HAVANA — Cuba's tiny dissident community gathered on Saturday to mourn the loss of one of its most prominent leaders, Ladies in White founder and leader Laura Pollan, who for years made her home a headquarters for planning protests against the communist government.
Family members, government opponents and diplomats gathered at Pollan's house in a working-class neighborhood of Havana, welcomed by her widower, formerly imprisoned dissident Hector Maseda. The U.S. Interests Section in Cuba brought a floral wreath.
"We have had a physical loss. It's not easy especially for me, because we have been together these past eight years," said Bertha Soler, who helped Pollan found the group in 2003 to press for the release of their husbands and 73 other activists, social commentators and government opponents imprisoned in a crackdown on dissent.
Pollan, 63, died Friday night of cardiorespiratory failure, a week after being hospitalized with an aggressive respiratory virus. Family members reported that Pollan's doctors tried for nearly an hour to revive her.
"They acquitted themselves well. Professionally they are very capable," Maseda said.
In the front living room, which for years was decorated with portraits of Maseda and 74 other dissidents jailed in 2003, only a painting of Pollan was on display Saturday surrounded by flowers, a rosary and candles. The last of the dissidents, including Maseda, were released earlier this year under a deal brokered by the Roman Catholic Church.
Pollan's body was cremated before dawn. Half the ashes were taken to her birth city of Manzanillo in eastern Cuba, and the rest were in the Havana home.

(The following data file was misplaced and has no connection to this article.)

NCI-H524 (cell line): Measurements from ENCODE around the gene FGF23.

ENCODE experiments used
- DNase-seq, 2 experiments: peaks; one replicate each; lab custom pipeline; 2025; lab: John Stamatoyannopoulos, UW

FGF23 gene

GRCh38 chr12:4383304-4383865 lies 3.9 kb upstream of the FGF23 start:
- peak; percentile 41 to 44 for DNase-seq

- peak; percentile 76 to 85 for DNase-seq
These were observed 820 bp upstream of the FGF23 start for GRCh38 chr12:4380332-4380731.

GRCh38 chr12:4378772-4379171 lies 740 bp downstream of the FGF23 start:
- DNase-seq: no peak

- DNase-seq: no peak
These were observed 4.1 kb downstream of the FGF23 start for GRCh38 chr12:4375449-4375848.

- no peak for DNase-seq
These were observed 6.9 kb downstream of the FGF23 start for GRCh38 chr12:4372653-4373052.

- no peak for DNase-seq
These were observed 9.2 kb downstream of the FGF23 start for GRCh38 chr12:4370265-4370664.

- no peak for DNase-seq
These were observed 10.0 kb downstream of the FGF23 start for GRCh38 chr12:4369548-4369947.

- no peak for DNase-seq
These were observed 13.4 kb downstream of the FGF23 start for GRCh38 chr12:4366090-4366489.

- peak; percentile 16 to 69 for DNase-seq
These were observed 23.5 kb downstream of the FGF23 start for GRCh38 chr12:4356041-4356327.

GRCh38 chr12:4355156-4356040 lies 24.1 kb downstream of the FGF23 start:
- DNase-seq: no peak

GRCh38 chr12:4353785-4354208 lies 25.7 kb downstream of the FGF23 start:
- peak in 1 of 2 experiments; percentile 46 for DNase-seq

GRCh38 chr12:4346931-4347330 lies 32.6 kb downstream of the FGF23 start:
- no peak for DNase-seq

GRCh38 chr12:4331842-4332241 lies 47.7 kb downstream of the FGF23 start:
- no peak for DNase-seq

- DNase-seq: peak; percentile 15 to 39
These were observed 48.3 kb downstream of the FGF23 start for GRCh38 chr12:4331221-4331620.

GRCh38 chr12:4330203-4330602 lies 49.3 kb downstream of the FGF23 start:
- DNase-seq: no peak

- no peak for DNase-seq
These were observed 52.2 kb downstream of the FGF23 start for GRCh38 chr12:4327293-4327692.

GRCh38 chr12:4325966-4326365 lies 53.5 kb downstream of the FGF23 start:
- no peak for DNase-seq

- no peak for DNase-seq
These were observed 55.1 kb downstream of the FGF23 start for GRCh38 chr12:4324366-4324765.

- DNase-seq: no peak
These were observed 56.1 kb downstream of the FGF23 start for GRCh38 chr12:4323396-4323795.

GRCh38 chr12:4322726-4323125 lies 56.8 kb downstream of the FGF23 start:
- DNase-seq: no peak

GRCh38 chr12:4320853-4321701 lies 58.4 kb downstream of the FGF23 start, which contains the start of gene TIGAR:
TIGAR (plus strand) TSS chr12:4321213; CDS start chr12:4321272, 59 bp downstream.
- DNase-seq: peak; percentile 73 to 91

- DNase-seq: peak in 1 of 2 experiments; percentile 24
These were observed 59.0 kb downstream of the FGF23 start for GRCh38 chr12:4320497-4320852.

"We are going to do what she wished ... and scatter her ashes in a flowery field," Maseda said.
Pollan was one of the most prominent and vocal opposition figures in a country where those who dissent publicly risk reprisals or imprisonment. Even after the Ladies accomplished the goal for which they were founded, the group continued to protest against the government, which excoriated the women as traitors doing the bidding of the United States.
Soler, considered the group's No. 2 leader despite its avowed nonhierarchical organization, said the Ladies will continue their weekly protest marches following Sunday Mass, dressed in white and carrying gladiolas.
"Everything will continue as always, without the physical presence of Laura Pollan, but spiritually she will be with us," Soler said. "Tomorrow we will go to the Church of Santa Rita as we have been doing for eight years."
In Washington, the White House issued a statement praising Pollan and her group.
"The President's thoughts and prayers are with the family, friends, and colleagues of Laura Pollan, the founder of Las Damas de Blanco, who passed away Friday in Havana," it said. "Pollan and the quiet dignity of the Ladies in White have courageously voiced the core desire of the Cuban people and of people everywhere to live in liberty."
There was no mention of Pollan's death in Cuban state media, which normally ignores dissidents' activity except to accuse them of being stooges of Washington.
But the pro-government blog La Pupila Insomne noted her passing and said the doctor who attended her, Armando Elias Gonzalez Rivera, confirmed that she suffered from a viral attack.
Condolences also came from the Cuban exile community in Miami, where a Mass was announced for later Saturday in Pollan's honor.
Cuban-American singer and actor Gloria Estefan called Pollan "the personification of the strength of the Cuban woman" and "a shining example of courage, peace and perseverance that will serve as a guide to those who struggle for a free Cuba."
Associated Press writers Peter Orsi in Havana and Laura Wides-Munoz in Miami contributed to this report.